I was raised in that good ole, small town, religious atmosphere. Everyone you knew was a Christian, and if they weren’t it was okay, you were going to bring them a plate of spaghetti and the gospel after Wednesday night services. My dad preached, my mom had me baptized when I was in first grade. I went to church at least twice a week, attended a Christian school, and went on to a Christian college.
Scratch that. I followed a girl I was in love with to a Christian college.
I remember the first time my parents had asked about her, in that suspicious, slightly panicky way. They knew her well, as we spent almost every weekend together and every weekday talking on the phone after school. We had just returned from a church trip and I was sitting in front of my computer showing my mom all of the photos I had taken that weekend.
“And look at this one. Doesn’t she look cute?”
There was pure fear in her eyes.
Fast forward to college. I’m taking a couple theology classes, discussing different verses in their original Greek. I’m realizing that most of what I read growing up wasn’t actually correct. (Did you know there isn’t actually “hell” as we think of it mentioned anywhere in the Bible?) And on top of that I’m going to therapy. I have come to accept without a doubt that I like girls. So the only thing to do at that point was fix it. Spoiler alert: that didn’t work at all.
Following was a year of complete chaos. I was losing my faith, terrified of what that meant, and hating myself all while officially dating a girl for the first time. It was a year of secrets and fear and wishing I could just be “normal.”
It’s two days after Christmas and my mom and I are wandering around in Macy’s. I’m home for winter break and therefore had seen the aforementioned girlfriend a few days prior. Not big on subtlety, she had left a hickey on my neck that I had been desperately trying to cover up with makeup since.
We were standing in the middle of all of the coats, and my mom reaches over and points to it. “So who gave you the hickey?”
I panic. I think of at least five different lies and try to decide which one she is least likely to suspect. And then I get a crazy idea: why not tell her the truth? Maybe it won’t go as badly as I think it will. So I muster up all of the courage I have and say, “I’ll tell you in the car.”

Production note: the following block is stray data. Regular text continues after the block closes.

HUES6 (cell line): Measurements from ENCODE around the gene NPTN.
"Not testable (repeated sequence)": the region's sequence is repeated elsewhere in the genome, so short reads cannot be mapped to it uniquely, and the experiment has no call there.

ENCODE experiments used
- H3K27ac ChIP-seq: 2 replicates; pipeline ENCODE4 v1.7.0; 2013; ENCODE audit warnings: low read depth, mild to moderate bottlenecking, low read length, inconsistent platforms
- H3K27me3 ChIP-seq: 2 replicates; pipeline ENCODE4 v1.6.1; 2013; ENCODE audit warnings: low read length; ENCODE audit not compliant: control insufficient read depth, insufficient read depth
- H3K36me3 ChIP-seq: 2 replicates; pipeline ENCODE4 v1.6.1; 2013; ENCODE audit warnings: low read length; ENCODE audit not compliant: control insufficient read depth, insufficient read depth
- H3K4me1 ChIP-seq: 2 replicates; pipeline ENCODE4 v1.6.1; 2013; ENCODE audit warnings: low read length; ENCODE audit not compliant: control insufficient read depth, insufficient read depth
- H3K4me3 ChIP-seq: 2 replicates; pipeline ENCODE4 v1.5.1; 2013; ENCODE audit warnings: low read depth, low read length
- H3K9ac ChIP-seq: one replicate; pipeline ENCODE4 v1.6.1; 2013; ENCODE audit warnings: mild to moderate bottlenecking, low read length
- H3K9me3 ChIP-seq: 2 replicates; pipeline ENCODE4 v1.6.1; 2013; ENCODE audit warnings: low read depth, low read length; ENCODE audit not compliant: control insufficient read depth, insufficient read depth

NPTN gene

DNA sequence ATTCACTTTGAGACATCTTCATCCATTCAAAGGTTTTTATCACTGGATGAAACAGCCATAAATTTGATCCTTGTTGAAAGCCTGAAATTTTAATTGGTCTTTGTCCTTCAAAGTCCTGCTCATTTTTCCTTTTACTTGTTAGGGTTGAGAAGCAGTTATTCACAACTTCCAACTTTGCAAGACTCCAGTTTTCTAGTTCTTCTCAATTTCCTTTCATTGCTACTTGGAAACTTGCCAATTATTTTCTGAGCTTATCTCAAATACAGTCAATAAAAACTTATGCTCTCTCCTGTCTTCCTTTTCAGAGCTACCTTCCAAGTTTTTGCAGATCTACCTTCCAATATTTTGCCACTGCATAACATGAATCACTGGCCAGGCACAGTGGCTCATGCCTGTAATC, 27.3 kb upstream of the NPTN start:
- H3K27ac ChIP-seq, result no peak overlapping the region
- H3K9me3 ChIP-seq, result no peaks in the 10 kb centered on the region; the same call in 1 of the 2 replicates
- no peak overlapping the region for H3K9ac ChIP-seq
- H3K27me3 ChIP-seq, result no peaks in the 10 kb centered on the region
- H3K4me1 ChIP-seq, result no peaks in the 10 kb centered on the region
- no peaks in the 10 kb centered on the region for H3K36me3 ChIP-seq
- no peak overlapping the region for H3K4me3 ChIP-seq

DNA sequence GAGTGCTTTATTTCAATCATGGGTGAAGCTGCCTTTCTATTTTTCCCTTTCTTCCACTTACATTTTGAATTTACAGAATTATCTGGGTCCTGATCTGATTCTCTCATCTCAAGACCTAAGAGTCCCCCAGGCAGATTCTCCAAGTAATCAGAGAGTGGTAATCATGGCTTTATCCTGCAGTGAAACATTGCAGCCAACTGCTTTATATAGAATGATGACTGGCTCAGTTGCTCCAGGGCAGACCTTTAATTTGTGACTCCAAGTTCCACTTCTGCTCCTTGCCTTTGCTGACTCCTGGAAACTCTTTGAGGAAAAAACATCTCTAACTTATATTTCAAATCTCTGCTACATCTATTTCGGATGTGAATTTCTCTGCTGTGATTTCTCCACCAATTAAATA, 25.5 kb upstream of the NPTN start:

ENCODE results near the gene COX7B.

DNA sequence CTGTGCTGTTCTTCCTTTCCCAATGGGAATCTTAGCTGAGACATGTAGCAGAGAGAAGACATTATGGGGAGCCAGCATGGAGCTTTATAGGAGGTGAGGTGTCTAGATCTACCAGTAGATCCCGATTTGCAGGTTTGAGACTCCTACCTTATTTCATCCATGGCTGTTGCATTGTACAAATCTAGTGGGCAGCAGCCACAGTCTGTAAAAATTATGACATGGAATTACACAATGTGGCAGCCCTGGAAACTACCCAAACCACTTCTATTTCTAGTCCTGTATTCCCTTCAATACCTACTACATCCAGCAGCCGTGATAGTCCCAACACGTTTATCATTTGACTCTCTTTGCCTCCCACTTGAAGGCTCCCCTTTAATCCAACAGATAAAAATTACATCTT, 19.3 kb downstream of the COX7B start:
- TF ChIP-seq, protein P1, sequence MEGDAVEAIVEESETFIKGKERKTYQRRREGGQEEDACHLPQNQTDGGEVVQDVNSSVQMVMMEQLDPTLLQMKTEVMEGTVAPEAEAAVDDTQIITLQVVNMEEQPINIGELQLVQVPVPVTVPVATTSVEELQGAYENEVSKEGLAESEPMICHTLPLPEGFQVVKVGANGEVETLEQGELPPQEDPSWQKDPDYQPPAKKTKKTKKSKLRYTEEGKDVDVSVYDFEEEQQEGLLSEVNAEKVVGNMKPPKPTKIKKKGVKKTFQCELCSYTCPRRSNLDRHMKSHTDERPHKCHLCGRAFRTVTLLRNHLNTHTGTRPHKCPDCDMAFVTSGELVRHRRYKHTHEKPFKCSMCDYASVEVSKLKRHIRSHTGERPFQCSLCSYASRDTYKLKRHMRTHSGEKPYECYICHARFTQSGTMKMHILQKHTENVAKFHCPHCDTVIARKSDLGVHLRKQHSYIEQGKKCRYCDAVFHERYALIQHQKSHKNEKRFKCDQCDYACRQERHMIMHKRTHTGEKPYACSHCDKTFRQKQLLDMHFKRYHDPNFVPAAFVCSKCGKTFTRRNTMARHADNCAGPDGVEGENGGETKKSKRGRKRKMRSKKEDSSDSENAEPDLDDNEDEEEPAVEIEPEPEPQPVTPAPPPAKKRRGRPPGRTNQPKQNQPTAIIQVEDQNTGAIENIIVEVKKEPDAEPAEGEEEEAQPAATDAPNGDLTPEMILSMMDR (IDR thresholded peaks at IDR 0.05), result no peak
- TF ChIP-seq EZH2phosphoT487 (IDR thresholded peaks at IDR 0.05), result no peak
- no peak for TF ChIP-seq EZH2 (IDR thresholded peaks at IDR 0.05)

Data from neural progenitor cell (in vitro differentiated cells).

To say she cried the entire way home would be an understatement. There was complete sobbing, a lot of apologizing, and a few minutes of silence before the tears resumed. We sat in the driveway for a long time before she told me I had to tell my father. I walked in and hugged my little brother, cried on him like a baby for a few minutes, and then stood at the bottom of the stairs leading up to my parent’s room.
I remember every single step. I forced myself to breathe as I stared at each one, willing my feet to move.
We didn’t talk long. He gave me the ultimatum of “get help” or lose my family. Since I had already tried therapy, praying over and over to be different, and finally came around to accepting who I was; “getting help” wasn’t going to work. It was a terrible night, and I still can see the porch light fading as I drove my car and a bag of clothes to my girlfriend’s house.
It took me three whole years to finally escape the feeling that I was somehow inherently wrong. It’s hard to relearn and undo what you had been taught into adulthood. But with patience, lots of reading, and a few good cry sessions, I made it out on the other side. I met so many wonderful people – Muslims, Hindus, Buddhists, Atheists – all who showed me religion does not make you a good person, your spirit does. I stopped living in shame and started loving out of joy instead of fear of an unknown and angry god. I read books about spiritualities that resonated with my soul and felt like home. I found home within myself.
I still believe in a higher power: an energy, a life force. Every living thing: plants, animals, and people all have this divinity inside of them. I don’t believe you need to go to church to find god. I believe people are good, and that love is beautiful. I believe that telling people they will be eternally condemned if they don’t believe the way you do is wrong, and that taking care of each other is our duty on this planet. I believe each and every lifetime after this I will find my loves again, and that life is breathtaking.
For those of you in the same situation I was, things will get better. I know it’s scary, and you feel alone, but there is a light at the end of this tunnel. The rate of homelessness among LGBTQ+ youth is staggering. According to the True Colors Fund “In America, it is estimated that 1.6 million youth are homeless each year and that up to 40% of them identify as lesbian, gay, bisexual, or transgender.” That is an incredibly high percentage.
There is nothing wrong with you. You are not evil, or corrupt. You are beautiful and divine, no matter who you love. It’s hard to know your worth when you grow up in an environment that tells you otherwise. If you are struggling, reach out. Whether it be to a trusted friend, a mentor, or even to us. Your life is precious and the world wouldn’t be the same without you.
National Suicide Prevention Lifeline
Resources for LGBTQ Youth by State